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Float On: Embracing the art of nothing at Easy Float Bend

Humor me for a minute: what would you do if there was nothing to do? I’m talking zero stimulation. No phone within arms-reach, no one nagging you to unload the dishwasher, not even a snowy slope to barrel down.

Add a tub of warm water, 900 pounds of Epsom salt, and total darkness to this equation. Now clear your mind and step into the sensory deprivation tank.

“We like to call it adult time-out,” says Bryan Messmer, founder of Easy Float Bend. “It’s an opportunity to completely chill out. There’s nothing to it, and everything to gain.”

In a world of over stimulation, sensory deprivation businesses like Easy Float are finding a niche in the wellness scene, and for good reason. From famous athletes to podcasters like Joe Rogan, floaters are indulging in something close to nothing. The Bend location offers two deprivation chambers that run six days per week. Floaters can enjoy seventy-five minutes of deep relaxation time for $65. With no sign-up fees and reduced rates with membership, it’s the ideal environment in which to take the plunge.

Before we do, let’s backtrack to the mid-1950s. Neuroscientist Dr. John C. Lilly, an avid researcher of deep relaxation responses, sought to examine how our brains react in a state of total isolation. It turns out, isolation in a safe environment allows one’s consciousness to flourish, expand, and explore.

“The idea is that you’ll drift into a theta state, which sounds hippy-dippy, but it’s just the stage before sleep when you are totally relaxed,” says Messmer.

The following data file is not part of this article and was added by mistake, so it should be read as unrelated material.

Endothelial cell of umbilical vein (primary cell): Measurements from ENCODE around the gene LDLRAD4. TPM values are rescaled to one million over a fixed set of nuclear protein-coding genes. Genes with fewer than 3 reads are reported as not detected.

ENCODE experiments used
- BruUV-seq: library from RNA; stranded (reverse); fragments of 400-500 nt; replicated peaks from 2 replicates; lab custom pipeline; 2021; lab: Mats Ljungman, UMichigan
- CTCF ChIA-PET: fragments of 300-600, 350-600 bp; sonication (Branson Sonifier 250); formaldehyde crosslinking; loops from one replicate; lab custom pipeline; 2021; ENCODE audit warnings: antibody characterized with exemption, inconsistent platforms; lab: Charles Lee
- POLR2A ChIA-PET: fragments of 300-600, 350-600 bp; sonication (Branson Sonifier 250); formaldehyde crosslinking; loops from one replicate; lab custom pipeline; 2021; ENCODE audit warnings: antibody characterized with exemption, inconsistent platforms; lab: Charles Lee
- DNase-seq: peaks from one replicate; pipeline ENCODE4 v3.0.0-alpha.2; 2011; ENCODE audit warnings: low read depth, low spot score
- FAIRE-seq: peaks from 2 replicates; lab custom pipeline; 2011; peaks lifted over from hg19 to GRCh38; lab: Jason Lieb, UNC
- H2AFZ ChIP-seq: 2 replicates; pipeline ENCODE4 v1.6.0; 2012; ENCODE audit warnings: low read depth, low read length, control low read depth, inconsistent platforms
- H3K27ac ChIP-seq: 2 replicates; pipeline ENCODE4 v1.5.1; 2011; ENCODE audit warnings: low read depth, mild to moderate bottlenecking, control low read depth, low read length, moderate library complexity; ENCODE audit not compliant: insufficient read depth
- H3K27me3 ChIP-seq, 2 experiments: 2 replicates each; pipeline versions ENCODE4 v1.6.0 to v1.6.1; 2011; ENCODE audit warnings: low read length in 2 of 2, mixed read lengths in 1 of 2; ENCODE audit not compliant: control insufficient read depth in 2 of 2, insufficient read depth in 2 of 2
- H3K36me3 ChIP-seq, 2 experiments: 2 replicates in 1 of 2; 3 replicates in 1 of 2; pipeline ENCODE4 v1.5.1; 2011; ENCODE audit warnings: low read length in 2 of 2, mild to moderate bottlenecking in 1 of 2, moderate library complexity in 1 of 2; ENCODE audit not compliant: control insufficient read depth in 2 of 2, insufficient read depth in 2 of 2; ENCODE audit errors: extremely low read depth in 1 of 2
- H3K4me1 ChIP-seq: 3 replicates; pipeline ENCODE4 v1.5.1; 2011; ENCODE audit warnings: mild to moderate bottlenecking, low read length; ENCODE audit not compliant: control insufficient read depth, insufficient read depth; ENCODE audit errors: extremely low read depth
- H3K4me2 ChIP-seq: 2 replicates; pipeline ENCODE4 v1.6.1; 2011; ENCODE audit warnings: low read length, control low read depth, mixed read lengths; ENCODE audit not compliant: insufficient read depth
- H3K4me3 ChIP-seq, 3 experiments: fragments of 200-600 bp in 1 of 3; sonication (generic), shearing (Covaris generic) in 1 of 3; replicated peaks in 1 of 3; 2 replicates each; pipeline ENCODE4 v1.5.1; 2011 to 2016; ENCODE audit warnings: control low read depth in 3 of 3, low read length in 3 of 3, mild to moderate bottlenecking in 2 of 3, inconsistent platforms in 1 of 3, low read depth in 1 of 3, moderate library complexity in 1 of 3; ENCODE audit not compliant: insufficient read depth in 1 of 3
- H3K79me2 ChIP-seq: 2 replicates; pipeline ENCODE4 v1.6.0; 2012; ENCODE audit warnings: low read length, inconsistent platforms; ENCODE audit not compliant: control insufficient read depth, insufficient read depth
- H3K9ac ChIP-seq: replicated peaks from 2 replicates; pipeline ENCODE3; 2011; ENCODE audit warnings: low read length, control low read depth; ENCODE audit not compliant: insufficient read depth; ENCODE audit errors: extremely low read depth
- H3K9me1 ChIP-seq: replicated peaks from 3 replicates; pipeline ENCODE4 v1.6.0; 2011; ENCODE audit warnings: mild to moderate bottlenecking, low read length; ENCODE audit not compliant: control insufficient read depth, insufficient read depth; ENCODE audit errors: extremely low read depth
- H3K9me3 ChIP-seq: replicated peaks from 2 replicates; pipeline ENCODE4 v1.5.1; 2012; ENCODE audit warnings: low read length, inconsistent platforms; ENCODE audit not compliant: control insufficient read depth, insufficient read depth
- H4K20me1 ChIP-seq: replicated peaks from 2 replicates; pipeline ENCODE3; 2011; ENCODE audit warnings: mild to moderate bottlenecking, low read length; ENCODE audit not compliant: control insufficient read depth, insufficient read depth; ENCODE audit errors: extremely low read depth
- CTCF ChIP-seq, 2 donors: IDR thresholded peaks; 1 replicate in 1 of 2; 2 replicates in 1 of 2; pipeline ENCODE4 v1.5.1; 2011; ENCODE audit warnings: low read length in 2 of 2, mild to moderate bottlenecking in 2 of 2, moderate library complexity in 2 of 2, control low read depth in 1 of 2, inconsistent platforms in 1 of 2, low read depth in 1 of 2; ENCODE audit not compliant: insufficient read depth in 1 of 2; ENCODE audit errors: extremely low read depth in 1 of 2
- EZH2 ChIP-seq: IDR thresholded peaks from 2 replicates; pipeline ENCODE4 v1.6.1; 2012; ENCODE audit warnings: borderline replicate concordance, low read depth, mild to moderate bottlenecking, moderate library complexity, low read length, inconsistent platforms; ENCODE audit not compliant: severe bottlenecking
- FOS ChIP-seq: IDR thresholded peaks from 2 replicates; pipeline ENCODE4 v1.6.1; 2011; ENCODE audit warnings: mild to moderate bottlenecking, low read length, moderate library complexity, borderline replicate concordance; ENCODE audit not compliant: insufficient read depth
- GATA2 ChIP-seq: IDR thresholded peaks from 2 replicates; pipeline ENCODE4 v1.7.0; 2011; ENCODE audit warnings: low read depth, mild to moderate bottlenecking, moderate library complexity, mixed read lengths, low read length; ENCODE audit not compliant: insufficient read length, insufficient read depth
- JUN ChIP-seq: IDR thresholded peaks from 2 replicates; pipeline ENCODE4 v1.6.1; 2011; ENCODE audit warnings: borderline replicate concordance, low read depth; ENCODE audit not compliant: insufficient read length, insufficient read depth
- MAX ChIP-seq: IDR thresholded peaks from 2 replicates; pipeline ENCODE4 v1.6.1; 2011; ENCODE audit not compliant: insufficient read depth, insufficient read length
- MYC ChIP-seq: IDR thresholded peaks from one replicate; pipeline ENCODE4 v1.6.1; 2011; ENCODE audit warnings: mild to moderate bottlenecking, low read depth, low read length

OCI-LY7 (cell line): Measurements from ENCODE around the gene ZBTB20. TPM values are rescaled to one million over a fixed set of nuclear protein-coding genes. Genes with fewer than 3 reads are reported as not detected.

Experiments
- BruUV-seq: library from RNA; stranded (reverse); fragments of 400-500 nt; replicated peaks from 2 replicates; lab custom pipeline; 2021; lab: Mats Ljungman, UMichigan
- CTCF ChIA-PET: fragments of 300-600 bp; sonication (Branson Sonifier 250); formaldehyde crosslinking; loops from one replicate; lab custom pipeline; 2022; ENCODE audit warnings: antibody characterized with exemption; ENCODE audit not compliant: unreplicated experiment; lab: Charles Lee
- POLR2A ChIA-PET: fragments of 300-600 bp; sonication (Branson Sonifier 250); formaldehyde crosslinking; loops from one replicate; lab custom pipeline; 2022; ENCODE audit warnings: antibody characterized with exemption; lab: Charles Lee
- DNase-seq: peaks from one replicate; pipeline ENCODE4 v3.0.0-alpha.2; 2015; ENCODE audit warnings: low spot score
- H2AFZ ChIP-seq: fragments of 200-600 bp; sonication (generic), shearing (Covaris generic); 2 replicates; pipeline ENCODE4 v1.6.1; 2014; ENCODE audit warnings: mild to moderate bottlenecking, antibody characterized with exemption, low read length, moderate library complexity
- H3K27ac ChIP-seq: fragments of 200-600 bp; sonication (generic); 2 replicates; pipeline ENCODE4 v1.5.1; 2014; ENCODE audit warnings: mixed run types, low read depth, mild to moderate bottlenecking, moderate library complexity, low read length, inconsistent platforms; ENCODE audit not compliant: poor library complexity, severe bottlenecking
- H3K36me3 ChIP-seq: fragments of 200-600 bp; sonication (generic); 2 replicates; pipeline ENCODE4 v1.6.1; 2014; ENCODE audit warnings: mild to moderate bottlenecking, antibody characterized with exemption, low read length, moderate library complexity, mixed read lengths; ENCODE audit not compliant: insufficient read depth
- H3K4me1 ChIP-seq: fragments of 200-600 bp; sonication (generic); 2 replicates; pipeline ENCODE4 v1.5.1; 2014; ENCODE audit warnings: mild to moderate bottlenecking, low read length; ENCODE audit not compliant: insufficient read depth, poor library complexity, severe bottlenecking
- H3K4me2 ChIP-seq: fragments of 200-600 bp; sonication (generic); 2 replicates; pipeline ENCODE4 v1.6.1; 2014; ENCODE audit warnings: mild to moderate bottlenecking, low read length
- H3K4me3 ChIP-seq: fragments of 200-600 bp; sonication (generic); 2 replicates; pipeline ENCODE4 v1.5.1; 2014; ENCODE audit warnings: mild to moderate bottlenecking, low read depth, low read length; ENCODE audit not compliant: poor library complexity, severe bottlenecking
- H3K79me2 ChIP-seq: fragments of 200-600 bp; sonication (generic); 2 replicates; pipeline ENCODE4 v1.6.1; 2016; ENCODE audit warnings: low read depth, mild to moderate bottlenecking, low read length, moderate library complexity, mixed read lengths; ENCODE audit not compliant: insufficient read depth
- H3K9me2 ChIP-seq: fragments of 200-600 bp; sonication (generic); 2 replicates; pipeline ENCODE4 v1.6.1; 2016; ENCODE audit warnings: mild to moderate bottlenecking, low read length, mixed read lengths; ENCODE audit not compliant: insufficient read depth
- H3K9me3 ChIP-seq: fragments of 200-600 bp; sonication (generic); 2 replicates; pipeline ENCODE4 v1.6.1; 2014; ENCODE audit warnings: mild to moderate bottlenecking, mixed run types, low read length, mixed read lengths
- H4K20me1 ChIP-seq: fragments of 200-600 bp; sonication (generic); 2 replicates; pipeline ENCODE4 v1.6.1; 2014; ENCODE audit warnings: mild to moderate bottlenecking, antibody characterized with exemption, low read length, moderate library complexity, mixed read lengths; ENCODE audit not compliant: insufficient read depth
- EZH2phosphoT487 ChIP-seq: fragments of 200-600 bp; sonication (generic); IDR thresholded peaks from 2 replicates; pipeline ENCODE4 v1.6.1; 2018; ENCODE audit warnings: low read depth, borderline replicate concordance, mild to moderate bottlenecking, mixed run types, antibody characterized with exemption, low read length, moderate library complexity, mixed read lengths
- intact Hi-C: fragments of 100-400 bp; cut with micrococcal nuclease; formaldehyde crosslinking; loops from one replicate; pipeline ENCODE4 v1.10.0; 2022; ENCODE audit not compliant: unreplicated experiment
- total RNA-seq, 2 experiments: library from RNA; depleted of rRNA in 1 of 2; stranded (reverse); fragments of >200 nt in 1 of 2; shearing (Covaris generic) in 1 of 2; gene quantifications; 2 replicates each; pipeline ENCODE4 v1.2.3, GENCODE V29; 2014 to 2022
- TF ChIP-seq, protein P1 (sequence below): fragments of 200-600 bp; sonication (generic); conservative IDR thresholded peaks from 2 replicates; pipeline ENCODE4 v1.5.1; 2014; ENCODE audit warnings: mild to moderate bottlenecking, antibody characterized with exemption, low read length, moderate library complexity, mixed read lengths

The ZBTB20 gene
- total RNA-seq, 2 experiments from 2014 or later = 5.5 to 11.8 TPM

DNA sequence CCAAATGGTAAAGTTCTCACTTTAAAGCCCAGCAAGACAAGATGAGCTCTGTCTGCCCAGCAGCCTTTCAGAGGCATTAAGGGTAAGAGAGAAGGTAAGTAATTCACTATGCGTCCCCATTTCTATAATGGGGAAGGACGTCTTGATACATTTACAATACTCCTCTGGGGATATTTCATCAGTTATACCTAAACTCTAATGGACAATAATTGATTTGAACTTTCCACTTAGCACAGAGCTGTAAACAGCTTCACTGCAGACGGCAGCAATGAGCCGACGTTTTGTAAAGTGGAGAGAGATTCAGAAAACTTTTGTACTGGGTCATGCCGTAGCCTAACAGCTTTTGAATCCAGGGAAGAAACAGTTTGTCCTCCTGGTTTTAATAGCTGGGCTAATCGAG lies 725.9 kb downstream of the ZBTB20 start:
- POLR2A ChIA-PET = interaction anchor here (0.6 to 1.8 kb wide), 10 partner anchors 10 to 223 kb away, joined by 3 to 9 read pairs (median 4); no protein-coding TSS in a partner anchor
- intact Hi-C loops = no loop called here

Just me, myself, and an egg-shaped seven-foot “Dream Pod.” Claustrophobics, rest easy: it’s quite spacious.

Cue the weightlessness jitters. Expect a bit of resistance as you drift into your nirvana, most commonly manifesting in neck pain and back twinges. In the absence of sensory input, there’s freedom, detachment, peacefulness and mental clarity. Before you know it, reality hits. Like a child anchored into a time-out corner, you may feel your brain firing on all cylinders and a slight temper tantrum surfacing.

Then, like magic, your tension starts to dissipate. You sink a little deeper, realizing it’s just you and the salt, in a swaying, peaceful waltz of twelve inches of water. Active Bendites, you’ll love this: the elimination of gravity allows muscles and joints to release tension and heal quicker. More slopes, less fatigue.

Warning: your brain may feel otherworldly, but not in a psychedelic, festival-goer type of way. You may pretend you’re in a fantasy flick, or a little kid playing in a giant bathtub. You may be up in space, descending back to earth with your greatest idea yet.

Maybe that’s just me.

Afterward, you’re likely to drop into a state of euphoric awareness and confidence. Simple relaxation with no senses or corralling of the mind. It’s a breakthrough. A therapeutic, well-deserved time out.

Float on, friends. Dive deep into your personal narrative and relieve all that tension and stress. “Let yourself relax!” says Messmer. Wise words. (Or – just live out those astronaut dreams you secretly never gave up on. That, too).

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